Jesus reads from the Isaiah scroll: “The Spirit of the Lord is upon me, because he has anointed me to bring glad tidings to the poor. He has sent me to proclaim liberty to captives and recovery of sight to the blind, to let the oppressed go free, and to proclaim a year acceptable to the Lord.” As he finishes this reading he proclaims: “Today this Scripture passage is fulfilled in your hearing.”
The time of salvation has arrived. This is a time of rejoicing and gladness. He is the one who has been “anointed” to accomplish the Father’s saving plan, for the Spirit of the Lord is upon him. He is the one who will bring freedom and establish God’s reign. The Gospel recalls that Jesus returned to Galilee (after being baptized by John by the Jordan River) “in the power of the Spirit.” In the Spirit Jesus makes his proclamation. It is in the same Spirit that Jesus makes known the way of the Father.
In the same Spirit, St. Luke the Evangelist gives us a written account of the Gospel. The opening lines of the Gospel according to Luke state that he makes this presentation “after investigating everything accurately anew.” He writes “in an orderly sequence” so that “you may realize the certainty of the teachings you have received.”
St. Luke and the other evangelists have an important and significant role in the continuation of Jesus’ saving mission. Inspired by the Holy Spirit, writing in that same Spirit as members of the Body of Christ, they provide us a means to encounter the Risen Lord. St. Jerome, when he comments on the importance of Scripture, will go so far as to say: “ignorance of Scripture is ignorance of Christ.”
The work of the evangelists and the other writers of Sacred Scripture help us to know the Lord and his way. Reading and listening to the Scriptures can bring us into a deep encounter with the Lord and his way especially when we read them in the same Spirit by which they were written.
The same Spirit inspired all the works of Sacred Scripture. The first readings from our liturgy this Sunday and throughout most of the year come from the Old Testament (a notable exception is during the Easter Season when this reading comes from St. Luke’s other work, the Acts of the Apostles).
First is the passage from the Book of Nehemiah. The setting in the life of Israel is sometime after the return from the Babylonian exile. Ezra brings the book of the law before the people gathered and reads it aloud to them. He reads it from “daybreak till midday.” Hearing the word proclaimed, Nehemiah, Ezra and all the priests proclaim: “Today is holy to the Lord your God. Do not be sad and do not weep … go, eat rich foods and drink sweet drinks, and allot portions to those who had nothing prepared; for today is holy to our Lord. Do not be saddened this day, for rejoicing in the Lord must be your strength!”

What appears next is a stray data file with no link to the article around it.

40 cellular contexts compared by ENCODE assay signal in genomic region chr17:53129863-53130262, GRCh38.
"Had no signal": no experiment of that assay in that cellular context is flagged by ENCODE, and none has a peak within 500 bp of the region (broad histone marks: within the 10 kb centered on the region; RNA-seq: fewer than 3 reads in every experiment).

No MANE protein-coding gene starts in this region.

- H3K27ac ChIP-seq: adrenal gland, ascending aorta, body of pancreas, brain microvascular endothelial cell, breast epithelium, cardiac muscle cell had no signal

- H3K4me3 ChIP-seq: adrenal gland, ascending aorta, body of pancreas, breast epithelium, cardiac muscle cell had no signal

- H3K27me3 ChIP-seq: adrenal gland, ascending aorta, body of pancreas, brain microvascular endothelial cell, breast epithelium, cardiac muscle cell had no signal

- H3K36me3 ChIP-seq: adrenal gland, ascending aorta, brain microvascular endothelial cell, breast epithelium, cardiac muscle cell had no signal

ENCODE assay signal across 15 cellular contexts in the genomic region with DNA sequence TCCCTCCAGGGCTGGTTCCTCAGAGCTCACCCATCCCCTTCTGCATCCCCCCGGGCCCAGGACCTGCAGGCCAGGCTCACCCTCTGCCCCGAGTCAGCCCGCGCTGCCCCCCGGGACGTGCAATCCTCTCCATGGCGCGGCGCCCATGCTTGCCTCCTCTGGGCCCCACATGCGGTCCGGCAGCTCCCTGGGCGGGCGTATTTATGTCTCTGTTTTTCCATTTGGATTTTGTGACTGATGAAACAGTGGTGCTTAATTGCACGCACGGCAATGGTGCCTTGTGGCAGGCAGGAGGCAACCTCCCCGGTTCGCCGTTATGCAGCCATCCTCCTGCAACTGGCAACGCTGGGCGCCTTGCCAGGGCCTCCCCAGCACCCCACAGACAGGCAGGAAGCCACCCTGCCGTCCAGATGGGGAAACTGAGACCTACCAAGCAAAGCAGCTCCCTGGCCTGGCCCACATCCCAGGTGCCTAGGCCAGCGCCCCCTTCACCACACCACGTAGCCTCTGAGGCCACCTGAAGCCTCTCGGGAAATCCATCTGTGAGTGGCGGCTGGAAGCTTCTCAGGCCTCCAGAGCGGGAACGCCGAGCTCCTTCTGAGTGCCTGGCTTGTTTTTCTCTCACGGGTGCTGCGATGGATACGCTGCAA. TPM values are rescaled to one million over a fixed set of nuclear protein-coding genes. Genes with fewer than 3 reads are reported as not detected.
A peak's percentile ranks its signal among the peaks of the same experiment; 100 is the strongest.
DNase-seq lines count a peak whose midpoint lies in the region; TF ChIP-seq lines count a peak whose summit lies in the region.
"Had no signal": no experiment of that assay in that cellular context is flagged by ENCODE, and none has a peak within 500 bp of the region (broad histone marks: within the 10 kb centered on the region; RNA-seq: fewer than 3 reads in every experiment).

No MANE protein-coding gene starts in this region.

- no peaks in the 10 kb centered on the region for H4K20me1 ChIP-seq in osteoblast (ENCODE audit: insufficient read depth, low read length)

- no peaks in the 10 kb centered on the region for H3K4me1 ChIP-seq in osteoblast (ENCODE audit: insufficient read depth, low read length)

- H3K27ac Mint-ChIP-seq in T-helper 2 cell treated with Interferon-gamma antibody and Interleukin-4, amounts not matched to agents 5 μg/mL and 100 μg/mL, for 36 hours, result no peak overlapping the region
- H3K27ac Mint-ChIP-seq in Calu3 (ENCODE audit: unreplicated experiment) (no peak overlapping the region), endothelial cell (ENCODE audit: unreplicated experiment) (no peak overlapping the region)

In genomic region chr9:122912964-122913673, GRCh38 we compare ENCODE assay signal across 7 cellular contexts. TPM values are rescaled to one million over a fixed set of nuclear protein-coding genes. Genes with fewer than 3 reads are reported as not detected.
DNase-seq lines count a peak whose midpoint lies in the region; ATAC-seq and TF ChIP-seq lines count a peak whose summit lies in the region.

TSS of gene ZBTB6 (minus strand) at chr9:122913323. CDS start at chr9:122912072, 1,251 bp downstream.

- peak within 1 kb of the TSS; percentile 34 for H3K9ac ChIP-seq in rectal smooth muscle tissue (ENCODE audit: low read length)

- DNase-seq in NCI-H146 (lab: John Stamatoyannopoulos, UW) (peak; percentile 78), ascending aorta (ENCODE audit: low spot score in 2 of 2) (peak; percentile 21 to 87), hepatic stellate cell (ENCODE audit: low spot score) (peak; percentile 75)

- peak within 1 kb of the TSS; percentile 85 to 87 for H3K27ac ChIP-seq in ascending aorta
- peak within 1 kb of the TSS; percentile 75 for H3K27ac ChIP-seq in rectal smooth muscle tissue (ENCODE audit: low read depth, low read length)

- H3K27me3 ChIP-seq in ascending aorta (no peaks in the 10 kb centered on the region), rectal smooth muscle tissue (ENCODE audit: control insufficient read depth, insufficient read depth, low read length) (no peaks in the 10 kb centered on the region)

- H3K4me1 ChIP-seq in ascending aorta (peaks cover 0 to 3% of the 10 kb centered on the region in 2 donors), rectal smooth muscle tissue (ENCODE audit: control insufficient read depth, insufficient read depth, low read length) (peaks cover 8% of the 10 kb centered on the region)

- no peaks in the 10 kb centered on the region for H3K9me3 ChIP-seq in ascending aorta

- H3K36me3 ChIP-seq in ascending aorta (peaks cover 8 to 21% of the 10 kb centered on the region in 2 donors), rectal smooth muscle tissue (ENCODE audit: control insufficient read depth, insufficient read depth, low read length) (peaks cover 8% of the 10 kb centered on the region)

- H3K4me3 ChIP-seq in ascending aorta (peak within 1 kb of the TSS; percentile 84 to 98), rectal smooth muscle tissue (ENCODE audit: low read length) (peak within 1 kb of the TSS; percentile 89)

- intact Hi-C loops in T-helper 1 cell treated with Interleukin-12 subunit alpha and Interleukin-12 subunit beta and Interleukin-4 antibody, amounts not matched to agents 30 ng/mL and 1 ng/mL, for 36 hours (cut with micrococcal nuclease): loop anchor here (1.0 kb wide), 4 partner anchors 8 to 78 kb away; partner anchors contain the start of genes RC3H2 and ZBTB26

The people are overcome by the proclamation of God’s word. In that word they encounter the Lord who loves them and shepherds them to life. We join in this joy in our responsorial psalm saying: “Your words, Lord, are Spirit and life.”
The same Spirit is poured out on the faithful at Pentecost and the church is born. It is this same Spirit which inspires Paul to write his letters. He eloquently speaks of the Spirit and the unity that comes about through the Spirit.
This Sunday we hear a passage from Paul’s First Letter to the Corinthians. In this text he describes the church as a body made up of many members. Every person, just like every part of the body, has a role and is necessary for the whole so much so that he says: “if one part suffers, all the parts suffer with it; if one part is honored, all parts share its joy.” The union is so significant that Paul says: “Now you are Christ’s body, and individually parts of it. Some people God has designated in the church to be, first apostles; second, prophets; third, teachers; then mighty deeds; then gifts of healing, assistance, administration and varieties of tongues.”
Everyone has a role in the church of continuing Christ’s mission. He is present in us and his saving work continues to be accomplished when we are one in the same Spirit for in Christ Jesus we “live and move and have our being” (Acts 17:22).
The communion of the church is visible in many ways. One way in which this union is visible but also through which it is sustained is the celebration of the liturgy. All the church’s liturgies are full of the Word of God which is proclaimed as readings, in prayers and in the sacraments celebrated. Our worship is celebrated in the same Spirit which was poured out on Jesus, through which the Scriptures are written and now by which they are proclaimed and heard.
As we worship the Lord and give him thanks we are nourished by his word, and sacrament, for this journey of life. The joy we share is not necessarily, nor does it need to be, an emotive one but one that comes from the heart of life itself — from the Spirit dwelling in and among us.
Msgr. Joseph Prior is pastor of Our Lady of Grace Parish, Penndel, and a former professor of Sacred Scripture and rector of St. Charles Borromeo Seminary.
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